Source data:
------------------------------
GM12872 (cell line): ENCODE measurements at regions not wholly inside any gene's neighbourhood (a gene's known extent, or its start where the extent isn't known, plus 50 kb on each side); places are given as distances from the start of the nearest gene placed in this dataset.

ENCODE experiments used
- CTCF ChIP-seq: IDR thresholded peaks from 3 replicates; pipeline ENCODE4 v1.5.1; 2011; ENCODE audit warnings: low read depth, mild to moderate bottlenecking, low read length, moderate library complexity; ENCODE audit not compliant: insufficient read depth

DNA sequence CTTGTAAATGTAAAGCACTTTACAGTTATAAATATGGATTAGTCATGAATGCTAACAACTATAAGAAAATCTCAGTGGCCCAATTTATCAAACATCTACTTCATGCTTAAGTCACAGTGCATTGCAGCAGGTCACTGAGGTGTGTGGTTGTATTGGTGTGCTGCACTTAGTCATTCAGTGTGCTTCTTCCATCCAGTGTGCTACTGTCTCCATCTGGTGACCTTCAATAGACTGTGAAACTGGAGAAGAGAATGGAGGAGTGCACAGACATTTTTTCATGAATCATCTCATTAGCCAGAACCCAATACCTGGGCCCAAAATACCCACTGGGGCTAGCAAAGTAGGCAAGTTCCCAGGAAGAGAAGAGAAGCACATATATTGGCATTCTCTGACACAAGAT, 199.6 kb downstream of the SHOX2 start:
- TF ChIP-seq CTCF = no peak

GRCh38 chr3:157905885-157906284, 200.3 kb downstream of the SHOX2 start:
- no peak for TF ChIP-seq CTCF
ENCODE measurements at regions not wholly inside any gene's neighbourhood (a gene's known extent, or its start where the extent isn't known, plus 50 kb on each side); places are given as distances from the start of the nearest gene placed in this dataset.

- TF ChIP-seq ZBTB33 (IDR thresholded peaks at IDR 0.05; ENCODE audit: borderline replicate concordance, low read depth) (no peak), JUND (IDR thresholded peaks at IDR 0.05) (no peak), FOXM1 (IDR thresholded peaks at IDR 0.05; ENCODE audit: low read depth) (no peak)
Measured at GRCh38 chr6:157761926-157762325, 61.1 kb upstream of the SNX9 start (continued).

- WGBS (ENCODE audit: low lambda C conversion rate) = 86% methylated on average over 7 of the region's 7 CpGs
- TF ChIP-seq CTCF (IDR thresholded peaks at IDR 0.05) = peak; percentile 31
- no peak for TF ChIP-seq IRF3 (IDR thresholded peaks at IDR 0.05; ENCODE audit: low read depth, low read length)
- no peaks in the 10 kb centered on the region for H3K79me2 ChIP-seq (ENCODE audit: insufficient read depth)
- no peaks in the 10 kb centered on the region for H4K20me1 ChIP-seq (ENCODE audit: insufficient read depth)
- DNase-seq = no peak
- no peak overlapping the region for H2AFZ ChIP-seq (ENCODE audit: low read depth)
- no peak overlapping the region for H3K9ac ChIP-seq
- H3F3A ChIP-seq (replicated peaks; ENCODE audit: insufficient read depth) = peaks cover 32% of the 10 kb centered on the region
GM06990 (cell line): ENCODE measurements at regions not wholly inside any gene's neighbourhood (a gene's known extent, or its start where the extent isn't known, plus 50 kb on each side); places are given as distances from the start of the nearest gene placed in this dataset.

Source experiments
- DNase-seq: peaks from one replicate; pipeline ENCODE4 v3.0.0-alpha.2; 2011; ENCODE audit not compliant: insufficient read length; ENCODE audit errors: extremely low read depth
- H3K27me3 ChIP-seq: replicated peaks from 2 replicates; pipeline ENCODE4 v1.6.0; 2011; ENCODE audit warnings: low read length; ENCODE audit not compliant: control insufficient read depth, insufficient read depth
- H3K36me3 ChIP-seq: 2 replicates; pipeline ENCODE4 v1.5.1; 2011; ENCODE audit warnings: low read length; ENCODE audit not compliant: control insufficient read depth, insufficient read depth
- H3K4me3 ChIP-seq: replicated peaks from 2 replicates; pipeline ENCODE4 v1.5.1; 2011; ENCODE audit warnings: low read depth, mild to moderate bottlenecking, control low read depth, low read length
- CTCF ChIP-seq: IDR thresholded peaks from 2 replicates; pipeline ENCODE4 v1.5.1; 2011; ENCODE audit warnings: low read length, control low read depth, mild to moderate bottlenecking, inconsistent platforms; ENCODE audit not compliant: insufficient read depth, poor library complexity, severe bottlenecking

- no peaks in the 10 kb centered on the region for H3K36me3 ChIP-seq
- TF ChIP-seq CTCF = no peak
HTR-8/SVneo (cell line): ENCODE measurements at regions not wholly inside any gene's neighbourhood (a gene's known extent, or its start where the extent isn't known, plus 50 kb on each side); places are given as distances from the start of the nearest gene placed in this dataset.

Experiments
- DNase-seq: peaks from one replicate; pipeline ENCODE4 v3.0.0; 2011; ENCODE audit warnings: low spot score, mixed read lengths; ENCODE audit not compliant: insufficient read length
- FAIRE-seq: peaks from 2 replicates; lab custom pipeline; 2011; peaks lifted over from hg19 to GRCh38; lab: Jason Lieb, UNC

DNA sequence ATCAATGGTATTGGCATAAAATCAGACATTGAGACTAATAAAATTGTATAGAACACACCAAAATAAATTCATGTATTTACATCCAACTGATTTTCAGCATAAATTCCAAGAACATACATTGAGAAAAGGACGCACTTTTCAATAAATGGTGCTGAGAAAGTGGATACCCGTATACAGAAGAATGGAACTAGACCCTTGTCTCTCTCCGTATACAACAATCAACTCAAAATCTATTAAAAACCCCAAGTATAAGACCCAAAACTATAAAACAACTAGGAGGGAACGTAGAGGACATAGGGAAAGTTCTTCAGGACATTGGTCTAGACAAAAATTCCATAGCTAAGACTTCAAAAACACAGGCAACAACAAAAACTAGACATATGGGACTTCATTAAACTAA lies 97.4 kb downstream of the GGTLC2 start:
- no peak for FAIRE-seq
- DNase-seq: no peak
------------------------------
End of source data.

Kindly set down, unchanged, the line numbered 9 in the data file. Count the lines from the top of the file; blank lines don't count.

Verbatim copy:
- TF ChIP-seq ZBTB33 (IDR thresholded peaks at IDR 0.05; ENCODE audit: borderline replicate concordance, low read depth) (no peak), JUND (IDR thresholded peaks at IDR 0.05) (no peak), FOXM1 (IDR thresholded peaks at IDR 0.05; ENCODE audit: low read depth) (no peak)